Grown Up Digital: How the Net Generation Is Changing Your World by Don Tapscott
My rating: 5 of 5 stars
I’m so glad that Don Tapscott is Canadian. Knowing that he’s a local expert and is so prescient in his thinking made this book an even more enjoyable read. I actually listened to it on audiobook through Audible.com.
This is one of those books that caught my attention 4 years ago when it first came out (2009) but I was only ready to read it now. Tapscott calls the current generation of students in high school “The Net Generation” and describes them as valuing these eight norms: freedom, customization, scrutiny, integrity, collaboration, entertainment, speed and innovation (p. 74). As such education is experiencing a massive paradigm shift and is moving towards inquiry-based learning, where students direct their own studies. Tapscott describes school’s new dominant role as one to “encourage students to discover for themselves, and learn a process of discovery and critical thinking instead of just memorizing the teacher’s information” (p. 130). School libraries need to morph to extend this role as well, creating flexible spaces where student innovation can happen. This book has a lot to do with the transformation that I’m pushing for from school library to learning commons.
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A couple of weeks ago I had the opportunity to hear Penny Kittle speak about reading and how complex it is for intermediate/senior teachers to teach. Kittle estimates that in 1st year college/university that the average pages a student reads is 500. She proposed that the #1 reason that students drop out after first year is that they can’t keep up with the demand of reading. Meanwhile Don Tapscott tells us in Grown Up Digital that we need to appeal to the multimedia savvy of the NetGeneration students in our classes. How do we balance both of those ideas? Heather Durnin tells us how she does it in her blog post about modifying literature circles in her grade 8 classroom. What I love about Heather’s work is that she’s still focusing on teaching reading, critical analysis and through social interaction (Vygotzky would approve). The students develop their skills in analysis face-to-face with their peers and their teacher, before being accountable to the technology. I suspect that as students hear the types of questions and comments that lead to richer discussion, that in turn their reading becomes stronger as they look for ways to contribute.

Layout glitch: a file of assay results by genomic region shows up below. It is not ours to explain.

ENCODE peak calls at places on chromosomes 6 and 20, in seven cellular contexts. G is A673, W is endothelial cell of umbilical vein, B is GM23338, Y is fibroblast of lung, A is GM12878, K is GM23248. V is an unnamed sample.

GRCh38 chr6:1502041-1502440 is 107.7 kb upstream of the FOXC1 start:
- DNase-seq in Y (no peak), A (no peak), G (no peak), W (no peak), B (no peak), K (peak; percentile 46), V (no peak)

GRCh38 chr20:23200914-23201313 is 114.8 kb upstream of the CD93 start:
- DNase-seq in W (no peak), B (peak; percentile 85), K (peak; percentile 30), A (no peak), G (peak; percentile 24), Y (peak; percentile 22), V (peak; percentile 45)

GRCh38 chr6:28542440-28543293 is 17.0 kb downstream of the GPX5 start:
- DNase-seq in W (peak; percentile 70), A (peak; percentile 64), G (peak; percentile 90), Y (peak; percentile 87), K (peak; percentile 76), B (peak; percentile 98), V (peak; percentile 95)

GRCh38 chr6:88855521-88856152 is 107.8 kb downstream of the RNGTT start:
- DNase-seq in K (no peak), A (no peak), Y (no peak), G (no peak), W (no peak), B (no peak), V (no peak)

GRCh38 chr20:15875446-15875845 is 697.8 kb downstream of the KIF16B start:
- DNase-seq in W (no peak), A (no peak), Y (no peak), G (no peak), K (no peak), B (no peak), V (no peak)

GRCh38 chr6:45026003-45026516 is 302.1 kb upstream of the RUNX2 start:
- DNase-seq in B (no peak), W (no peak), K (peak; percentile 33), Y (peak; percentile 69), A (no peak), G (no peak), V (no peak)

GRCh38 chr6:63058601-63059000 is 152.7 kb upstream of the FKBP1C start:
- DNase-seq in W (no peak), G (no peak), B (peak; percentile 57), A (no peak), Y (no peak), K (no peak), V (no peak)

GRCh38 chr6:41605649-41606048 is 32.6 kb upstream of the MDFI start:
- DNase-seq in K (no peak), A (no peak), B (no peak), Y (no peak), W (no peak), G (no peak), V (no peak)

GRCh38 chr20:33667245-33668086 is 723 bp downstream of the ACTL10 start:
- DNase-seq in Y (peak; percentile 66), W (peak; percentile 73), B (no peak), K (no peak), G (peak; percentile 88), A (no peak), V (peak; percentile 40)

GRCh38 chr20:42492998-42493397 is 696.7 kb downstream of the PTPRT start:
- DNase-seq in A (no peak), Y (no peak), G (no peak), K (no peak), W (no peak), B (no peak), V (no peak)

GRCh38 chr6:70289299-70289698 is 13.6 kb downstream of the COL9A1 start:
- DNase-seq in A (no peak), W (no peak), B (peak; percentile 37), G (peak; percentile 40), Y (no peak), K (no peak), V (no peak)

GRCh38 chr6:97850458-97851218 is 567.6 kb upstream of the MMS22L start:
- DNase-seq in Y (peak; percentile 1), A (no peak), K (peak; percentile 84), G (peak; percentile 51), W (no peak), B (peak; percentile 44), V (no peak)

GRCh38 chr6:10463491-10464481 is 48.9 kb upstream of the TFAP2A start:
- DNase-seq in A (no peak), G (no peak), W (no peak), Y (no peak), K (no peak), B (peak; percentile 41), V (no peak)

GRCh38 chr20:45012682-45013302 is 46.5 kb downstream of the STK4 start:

What’s the next level? Maybe it’s that the students publish their work to an authentic audience and get feedback. The hardest part of inquiry-based learning for me is to ask really meaningful questions that will lead to critical thinking. I’m at the point where I am conscious of designing my questions to be evaluative ….so that students are developing criteria as well as their analysis, but the questions don’t come naturally to me yet. Is there an app for that? I don’t think so. #teachersrock